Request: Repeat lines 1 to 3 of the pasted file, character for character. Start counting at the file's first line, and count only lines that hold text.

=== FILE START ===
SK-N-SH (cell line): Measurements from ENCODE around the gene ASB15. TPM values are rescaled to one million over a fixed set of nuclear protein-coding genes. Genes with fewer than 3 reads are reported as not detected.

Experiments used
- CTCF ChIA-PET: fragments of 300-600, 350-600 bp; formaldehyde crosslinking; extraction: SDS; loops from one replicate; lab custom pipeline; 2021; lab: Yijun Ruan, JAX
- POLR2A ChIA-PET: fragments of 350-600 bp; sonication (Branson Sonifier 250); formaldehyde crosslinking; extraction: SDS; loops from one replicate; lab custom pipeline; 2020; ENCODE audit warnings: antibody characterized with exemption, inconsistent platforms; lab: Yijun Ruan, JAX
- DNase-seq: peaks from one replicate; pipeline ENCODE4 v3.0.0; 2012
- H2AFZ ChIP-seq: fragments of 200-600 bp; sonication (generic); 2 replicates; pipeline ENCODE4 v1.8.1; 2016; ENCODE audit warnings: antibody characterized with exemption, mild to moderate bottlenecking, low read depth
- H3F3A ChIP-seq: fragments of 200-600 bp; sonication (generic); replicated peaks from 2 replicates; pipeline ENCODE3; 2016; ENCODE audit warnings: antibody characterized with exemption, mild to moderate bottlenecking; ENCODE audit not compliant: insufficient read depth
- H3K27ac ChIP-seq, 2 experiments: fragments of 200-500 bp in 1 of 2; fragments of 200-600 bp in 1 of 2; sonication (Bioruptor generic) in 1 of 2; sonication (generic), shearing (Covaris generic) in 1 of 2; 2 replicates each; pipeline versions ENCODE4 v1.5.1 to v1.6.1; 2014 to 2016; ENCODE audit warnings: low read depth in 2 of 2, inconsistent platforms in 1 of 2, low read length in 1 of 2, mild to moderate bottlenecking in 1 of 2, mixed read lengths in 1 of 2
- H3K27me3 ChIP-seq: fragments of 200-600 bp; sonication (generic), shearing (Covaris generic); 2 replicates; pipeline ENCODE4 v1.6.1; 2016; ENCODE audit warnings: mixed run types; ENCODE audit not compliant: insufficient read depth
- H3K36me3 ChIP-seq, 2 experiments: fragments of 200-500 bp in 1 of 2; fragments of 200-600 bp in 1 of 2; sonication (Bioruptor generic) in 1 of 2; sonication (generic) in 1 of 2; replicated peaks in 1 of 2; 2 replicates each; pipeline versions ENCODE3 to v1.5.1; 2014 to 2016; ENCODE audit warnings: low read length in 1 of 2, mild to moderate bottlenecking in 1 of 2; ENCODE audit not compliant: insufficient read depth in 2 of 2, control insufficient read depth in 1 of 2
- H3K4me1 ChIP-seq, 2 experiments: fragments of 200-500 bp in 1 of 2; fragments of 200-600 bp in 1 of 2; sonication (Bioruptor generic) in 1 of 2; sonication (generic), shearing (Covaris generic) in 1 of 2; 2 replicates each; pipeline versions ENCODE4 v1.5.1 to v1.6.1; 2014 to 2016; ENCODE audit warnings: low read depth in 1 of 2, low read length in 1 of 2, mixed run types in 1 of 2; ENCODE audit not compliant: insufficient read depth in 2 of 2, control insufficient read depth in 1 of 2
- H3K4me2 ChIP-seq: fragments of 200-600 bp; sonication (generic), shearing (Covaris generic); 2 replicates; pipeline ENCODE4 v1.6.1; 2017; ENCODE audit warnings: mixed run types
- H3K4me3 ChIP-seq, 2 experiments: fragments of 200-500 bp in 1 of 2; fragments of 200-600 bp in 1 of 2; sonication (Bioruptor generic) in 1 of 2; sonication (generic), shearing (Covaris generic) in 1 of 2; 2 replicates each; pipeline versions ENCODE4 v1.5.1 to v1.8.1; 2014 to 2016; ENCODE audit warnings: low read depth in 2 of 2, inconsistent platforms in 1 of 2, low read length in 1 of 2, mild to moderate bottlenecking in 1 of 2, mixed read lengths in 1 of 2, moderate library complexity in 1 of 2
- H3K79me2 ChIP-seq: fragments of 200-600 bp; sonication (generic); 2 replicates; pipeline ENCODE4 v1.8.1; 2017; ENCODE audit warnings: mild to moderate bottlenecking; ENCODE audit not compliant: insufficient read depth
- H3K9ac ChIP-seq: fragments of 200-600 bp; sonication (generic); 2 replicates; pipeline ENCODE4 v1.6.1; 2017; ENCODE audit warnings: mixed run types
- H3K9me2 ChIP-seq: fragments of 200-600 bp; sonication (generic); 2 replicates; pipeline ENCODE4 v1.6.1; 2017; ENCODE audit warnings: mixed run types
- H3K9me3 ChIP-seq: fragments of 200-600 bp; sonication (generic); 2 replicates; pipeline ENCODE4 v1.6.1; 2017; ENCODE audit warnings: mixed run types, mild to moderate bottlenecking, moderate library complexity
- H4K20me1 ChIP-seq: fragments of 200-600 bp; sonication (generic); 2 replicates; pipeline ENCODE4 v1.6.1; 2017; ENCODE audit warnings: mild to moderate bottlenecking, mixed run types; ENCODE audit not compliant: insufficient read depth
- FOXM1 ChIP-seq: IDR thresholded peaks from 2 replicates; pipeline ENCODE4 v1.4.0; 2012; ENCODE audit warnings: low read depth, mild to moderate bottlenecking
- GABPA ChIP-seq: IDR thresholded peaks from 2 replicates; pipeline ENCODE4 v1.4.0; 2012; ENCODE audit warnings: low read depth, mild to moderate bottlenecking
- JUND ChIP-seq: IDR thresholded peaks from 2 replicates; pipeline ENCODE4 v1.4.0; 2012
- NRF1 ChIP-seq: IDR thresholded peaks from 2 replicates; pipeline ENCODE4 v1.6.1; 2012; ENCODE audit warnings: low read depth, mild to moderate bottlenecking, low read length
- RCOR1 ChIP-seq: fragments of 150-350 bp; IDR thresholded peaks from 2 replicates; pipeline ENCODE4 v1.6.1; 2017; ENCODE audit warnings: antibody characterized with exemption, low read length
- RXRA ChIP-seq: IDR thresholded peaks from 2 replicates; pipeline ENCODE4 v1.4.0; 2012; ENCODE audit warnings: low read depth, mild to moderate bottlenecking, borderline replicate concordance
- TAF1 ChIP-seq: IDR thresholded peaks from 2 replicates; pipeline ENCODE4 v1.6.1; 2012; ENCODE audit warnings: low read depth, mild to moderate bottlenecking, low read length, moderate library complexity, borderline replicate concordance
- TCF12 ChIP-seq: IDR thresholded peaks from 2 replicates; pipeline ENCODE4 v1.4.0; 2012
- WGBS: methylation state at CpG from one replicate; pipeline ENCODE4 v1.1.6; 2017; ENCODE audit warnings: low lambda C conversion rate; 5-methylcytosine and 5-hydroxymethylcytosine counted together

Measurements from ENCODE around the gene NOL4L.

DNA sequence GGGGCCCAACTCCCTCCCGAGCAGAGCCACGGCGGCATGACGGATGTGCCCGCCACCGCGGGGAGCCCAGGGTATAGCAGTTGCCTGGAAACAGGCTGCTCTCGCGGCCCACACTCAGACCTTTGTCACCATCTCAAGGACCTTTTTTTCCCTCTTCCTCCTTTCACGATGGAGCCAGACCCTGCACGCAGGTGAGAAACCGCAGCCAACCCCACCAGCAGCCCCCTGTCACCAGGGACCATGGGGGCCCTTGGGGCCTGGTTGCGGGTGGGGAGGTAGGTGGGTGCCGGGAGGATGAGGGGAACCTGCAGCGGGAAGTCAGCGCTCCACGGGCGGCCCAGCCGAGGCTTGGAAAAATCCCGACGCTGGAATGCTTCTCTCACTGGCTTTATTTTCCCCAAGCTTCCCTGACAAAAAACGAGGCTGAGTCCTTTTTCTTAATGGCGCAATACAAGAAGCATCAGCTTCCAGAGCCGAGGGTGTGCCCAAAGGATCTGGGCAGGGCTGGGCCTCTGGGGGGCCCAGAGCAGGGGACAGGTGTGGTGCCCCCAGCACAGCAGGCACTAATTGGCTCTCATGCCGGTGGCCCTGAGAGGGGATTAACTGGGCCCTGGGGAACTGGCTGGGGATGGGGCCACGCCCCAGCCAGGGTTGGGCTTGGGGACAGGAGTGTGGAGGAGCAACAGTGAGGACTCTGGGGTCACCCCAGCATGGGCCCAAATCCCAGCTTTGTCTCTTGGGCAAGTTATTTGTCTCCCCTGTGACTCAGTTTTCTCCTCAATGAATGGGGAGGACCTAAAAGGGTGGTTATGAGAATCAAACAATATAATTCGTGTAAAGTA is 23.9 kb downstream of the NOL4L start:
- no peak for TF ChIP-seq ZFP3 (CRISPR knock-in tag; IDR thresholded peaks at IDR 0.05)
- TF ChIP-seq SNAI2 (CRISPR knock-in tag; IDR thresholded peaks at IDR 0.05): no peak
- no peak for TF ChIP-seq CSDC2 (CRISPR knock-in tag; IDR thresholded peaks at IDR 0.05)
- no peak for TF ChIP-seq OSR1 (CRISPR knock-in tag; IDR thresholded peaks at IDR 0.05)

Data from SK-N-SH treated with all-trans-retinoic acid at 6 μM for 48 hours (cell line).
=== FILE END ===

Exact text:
SK-N-SH (cell line): Measurements from ENCODE around the gene ASB15. TPM values are rescaled to one million over a fixed set of nuclear protein-coding genes. Genes with fewer than 3 reads are reported as not detected.

Experiments used
- CTCF ChIA-PET: fragments of 300-600, 350-600 bp; formaldehyde crosslinking; extraction: SDS; loops from one replicate; lab custom pipeline; 2021; lab: Yijun Ruan, JAX